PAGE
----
PIERRE, S.D. (KELO) — The state Board of Regents adopted a statement Thursday telling South Dakota’s public universities they shall reject “that any individual person is responsible for actions taken by other people” and reject “any suggestion that one group of people is inherently superior or inferior to another group, or is inherently oppressive or immoral.”
The board also set an aggressive schedule for an “opportunity center” to be opened by January 1, 2022, at each of the campuses to “realign and focus campus resources to effectively assess and address the individual needs of all students.”
The board approved the two-page document with Joan Wink of Howes abstaining.
Wink acknowledged to the board she had been a dissenting voice in some discussions. “We’ve done our best to understand each other,” she said. Wink said she believed in equity and inclusion and recognized that the board needs to do what’s best for the six universities.
The action was partially in response to a May 24 letter from Governor Kristi Noem to each regent asking them “before national trends threaten to overtake our state” to join her “to preserve honest, patriotic education throughout South Dakota — education that cultivates in our next generation both a profound love of our country and a realistic picture of its virtues and challenges.”
The governor appointed former chief of staff Tony Venhuizen as one of three new regents this spring. He cast the statement Thursday in the context of a May 28 speech by U.S. President Joe Biden.
“This is a complicated set of issues,” Venhuizen told the board. He said the governor, legislators, taxpayers and students hear about the controversy over what he called critical race theory. “What we’re doing today is not banning a label,” he said and called the regents’ response “a positive statement.”
Venhuizen, a lawyer who’s presented at South Dakota history conferences and writes a blog about South Dakota governors, said education helped win the Cold War against the Soviet Union. He said the new challenge is China. He is married to a daughter of the previous governor, Dennis Daugaard, and was chief of staff in Daugaard’s second term.
Venhuizen read an excerpt from the Biden speech setting out the difference between democracy and autocracy. Venhuizen said students at universities in China wouldn’t learn about the negative things China is doing to its peoples. He said the fight between the U.S. and China will be decided in the next 10 to 15 years.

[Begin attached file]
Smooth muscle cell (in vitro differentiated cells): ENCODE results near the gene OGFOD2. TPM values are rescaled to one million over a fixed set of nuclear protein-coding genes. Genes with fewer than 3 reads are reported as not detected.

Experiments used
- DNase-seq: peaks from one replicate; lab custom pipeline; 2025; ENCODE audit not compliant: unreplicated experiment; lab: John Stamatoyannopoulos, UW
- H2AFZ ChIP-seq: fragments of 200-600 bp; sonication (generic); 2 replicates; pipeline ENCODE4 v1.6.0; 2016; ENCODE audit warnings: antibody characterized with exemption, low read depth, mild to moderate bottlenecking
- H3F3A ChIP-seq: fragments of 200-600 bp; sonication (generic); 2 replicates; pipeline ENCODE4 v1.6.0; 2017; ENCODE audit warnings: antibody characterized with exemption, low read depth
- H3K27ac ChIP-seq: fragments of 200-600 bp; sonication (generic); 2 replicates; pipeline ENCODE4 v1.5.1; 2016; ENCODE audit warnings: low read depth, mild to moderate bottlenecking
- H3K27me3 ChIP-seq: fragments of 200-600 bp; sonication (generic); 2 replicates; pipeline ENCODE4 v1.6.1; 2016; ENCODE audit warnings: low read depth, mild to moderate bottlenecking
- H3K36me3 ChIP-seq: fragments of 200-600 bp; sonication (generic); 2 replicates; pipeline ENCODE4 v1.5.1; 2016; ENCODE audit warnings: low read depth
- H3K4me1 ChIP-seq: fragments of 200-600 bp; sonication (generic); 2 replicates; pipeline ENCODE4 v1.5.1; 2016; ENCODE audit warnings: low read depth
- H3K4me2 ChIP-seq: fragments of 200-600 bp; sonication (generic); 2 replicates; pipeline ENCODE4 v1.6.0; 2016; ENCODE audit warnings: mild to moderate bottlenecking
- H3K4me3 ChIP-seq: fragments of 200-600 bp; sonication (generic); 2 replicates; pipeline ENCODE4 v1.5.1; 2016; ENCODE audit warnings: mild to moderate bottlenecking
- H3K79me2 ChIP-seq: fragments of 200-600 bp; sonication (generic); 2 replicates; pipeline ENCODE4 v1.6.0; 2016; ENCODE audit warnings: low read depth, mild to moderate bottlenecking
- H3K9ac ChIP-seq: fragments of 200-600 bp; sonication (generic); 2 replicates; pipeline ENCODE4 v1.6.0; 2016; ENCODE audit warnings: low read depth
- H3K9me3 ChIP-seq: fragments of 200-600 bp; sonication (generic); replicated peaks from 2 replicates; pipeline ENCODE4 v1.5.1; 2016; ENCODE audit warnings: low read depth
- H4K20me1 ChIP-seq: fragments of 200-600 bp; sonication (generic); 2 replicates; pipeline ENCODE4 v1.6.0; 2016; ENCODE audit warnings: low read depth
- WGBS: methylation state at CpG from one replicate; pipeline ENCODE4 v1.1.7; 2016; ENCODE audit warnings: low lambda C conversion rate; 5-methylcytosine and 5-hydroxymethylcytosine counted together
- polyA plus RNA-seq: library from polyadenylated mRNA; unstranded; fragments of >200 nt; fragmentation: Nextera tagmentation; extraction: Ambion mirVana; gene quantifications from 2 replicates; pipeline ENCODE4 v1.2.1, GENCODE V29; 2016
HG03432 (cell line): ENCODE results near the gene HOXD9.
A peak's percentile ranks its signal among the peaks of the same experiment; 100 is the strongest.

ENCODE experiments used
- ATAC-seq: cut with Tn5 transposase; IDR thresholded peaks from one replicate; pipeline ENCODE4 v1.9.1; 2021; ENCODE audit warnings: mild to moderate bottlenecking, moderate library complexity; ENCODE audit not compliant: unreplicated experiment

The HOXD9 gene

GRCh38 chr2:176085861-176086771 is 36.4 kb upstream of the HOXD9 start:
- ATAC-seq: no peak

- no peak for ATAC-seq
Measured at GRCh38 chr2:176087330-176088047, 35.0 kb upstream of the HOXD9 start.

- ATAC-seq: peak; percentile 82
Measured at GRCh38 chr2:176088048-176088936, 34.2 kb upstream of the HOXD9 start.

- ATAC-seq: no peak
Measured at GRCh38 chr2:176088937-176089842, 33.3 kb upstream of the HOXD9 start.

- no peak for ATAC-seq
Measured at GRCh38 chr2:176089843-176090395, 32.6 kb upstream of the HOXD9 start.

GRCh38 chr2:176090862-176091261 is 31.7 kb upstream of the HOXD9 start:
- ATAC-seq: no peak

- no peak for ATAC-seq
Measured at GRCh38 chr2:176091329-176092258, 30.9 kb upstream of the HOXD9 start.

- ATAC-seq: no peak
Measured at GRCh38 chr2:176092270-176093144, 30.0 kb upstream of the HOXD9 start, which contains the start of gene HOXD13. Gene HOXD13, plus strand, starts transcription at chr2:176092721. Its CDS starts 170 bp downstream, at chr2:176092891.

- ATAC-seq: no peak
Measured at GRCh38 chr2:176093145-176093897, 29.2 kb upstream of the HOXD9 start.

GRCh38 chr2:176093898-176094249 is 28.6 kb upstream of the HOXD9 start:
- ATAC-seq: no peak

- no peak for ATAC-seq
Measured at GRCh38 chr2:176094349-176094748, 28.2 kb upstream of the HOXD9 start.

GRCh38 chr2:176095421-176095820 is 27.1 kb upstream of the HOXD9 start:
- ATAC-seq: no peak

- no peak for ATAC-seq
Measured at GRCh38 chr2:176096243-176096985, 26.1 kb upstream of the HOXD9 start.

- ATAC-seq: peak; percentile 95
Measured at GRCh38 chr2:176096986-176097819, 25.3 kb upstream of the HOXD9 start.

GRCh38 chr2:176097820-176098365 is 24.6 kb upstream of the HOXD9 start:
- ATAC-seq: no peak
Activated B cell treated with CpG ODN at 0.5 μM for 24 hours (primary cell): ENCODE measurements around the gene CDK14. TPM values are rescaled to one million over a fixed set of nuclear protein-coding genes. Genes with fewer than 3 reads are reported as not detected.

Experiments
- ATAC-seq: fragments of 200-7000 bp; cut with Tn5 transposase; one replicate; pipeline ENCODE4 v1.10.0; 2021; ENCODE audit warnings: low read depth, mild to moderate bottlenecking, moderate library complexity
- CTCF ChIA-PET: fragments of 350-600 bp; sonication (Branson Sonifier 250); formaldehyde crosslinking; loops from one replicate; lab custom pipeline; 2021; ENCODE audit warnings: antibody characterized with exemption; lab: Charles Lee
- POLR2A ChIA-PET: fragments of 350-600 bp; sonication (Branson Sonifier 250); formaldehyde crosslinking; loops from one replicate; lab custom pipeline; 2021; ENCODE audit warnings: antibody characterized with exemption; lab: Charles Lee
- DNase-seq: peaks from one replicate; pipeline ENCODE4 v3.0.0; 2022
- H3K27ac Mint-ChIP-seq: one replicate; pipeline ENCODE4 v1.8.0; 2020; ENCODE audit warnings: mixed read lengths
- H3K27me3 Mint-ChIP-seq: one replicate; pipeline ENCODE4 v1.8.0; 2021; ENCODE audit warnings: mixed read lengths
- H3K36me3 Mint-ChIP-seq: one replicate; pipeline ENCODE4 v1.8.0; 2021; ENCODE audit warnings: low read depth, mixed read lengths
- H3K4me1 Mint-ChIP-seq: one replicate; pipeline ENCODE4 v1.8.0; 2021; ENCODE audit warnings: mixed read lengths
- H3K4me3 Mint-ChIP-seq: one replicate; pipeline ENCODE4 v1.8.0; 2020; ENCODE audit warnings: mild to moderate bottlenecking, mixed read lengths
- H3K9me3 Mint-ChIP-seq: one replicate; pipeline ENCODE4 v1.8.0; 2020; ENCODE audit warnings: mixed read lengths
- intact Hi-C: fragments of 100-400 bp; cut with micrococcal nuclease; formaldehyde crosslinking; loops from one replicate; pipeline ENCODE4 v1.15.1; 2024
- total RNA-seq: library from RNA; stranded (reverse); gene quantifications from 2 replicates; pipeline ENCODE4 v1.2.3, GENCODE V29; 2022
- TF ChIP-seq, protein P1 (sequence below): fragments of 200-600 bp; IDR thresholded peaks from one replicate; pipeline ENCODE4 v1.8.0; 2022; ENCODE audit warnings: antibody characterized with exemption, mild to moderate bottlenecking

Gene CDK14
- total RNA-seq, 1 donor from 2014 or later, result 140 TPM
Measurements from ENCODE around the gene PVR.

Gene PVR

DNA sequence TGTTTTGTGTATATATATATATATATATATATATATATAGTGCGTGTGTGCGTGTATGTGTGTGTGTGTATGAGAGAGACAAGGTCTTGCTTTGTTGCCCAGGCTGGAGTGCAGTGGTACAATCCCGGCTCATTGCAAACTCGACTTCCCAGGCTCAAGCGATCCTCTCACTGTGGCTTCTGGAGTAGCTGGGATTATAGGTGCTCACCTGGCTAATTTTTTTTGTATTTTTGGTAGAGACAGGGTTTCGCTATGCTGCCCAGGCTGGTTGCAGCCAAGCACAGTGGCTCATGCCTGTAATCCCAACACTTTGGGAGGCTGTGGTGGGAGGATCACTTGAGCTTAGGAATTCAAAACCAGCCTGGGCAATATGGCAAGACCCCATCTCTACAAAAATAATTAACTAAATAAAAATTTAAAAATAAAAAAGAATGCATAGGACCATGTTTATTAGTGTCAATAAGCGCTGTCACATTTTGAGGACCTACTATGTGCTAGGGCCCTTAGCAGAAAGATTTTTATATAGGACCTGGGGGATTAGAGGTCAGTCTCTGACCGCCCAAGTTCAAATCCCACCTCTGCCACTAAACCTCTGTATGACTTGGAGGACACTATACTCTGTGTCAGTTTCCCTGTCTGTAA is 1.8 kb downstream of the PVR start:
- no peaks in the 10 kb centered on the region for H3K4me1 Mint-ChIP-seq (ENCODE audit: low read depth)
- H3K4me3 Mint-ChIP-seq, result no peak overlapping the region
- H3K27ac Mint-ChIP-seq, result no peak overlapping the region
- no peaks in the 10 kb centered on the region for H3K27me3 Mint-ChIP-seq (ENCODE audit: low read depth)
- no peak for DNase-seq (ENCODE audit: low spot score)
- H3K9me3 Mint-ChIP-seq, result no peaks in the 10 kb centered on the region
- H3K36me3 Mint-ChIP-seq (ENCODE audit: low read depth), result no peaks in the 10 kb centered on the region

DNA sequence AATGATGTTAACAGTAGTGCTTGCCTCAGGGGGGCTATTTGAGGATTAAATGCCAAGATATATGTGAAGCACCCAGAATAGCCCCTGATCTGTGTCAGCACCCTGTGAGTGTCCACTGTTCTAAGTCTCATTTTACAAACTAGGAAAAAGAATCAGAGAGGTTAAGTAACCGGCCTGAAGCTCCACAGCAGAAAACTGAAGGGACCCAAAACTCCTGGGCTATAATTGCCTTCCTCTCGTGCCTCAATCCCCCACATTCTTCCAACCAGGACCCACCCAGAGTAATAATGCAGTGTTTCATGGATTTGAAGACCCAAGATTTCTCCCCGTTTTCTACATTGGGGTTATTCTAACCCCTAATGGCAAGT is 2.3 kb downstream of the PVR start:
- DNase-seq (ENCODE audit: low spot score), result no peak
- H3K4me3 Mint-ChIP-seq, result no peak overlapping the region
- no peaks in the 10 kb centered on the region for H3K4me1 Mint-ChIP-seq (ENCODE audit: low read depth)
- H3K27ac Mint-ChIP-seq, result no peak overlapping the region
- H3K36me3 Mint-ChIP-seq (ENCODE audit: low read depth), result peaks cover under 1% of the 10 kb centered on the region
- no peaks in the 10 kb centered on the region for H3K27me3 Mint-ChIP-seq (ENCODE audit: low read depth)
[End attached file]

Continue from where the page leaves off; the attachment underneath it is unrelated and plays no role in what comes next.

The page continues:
Noem, a Republican, campaigned for the re-election of then-U.S. President Donald Trump and has a lawsuit going against the Biden administration for refusing to let her host another fireworks celebration this year at Mount Rushmore National Memorial. She hosted President Trump there last year.
Noem recently issued an executive order banning the state Department of Education from seeking any federal grants in history or civics until after the 2022 legislative session.
A news release issued by the regents afterward noted: “The board’s statement frames its position around four central tenants: (1) offering opportunity for all students; (2) proudly supporting the United States of America; (3) safeguarding the rich tradition of American universities; and (4) offering curriculum based upon widely held and accepted knowledge and thought.”
Nathan Lukkes, the regents’ legal counsel, said the campuses would report at the October 6-7 meeting on their progress on the various points in the Thursday statement and the regents would consider any related possible policy changes.
Noem, who is white, has criticized the 1619 Project by the New York Times that looked at the effects of slavery of black people in the United States. She noted that one of the advocates for critical race theory was a guest Thursday on the “In the Moment” midday show on South Dakota Public Radio.
Noem tweeted, “Ibram Kendi, a ringleader of Critical Race Theory, went on SDPB today to criticize my efforts to prioritize patriotic civics and history. Kendi, a Marxist, believes ‘capitalism is essentially racist’ and wants the government to police all speech deemed insufficiently anti-racist.”
Her office later issued this statement:
“I am grateful the Board of Regents is taking steps to address this divisive subject and limit its application in our university classrooms. Critical Race Theory, the 1619 Project, and the works of Ibram Kendi divide students, distort their understanding of history, and seek to indoctrinate them with anti-patriotic rhetoric. Additionally, I am glad to see that so-called diversity offices, which have unfortunately become less about serving students and more about advancing leftist agendas, are being replaced by Opportunity Centers that will focus on students as individuals, rather than members of groups. The policies put forth by the Board of Regents are a step forward in our quest to resist the harmful effects this ideology can have on students and preserve honest, patriotic education throughout South Dakota. I look forward to continuing the conversation with our legislators and education leaders in the coming months.”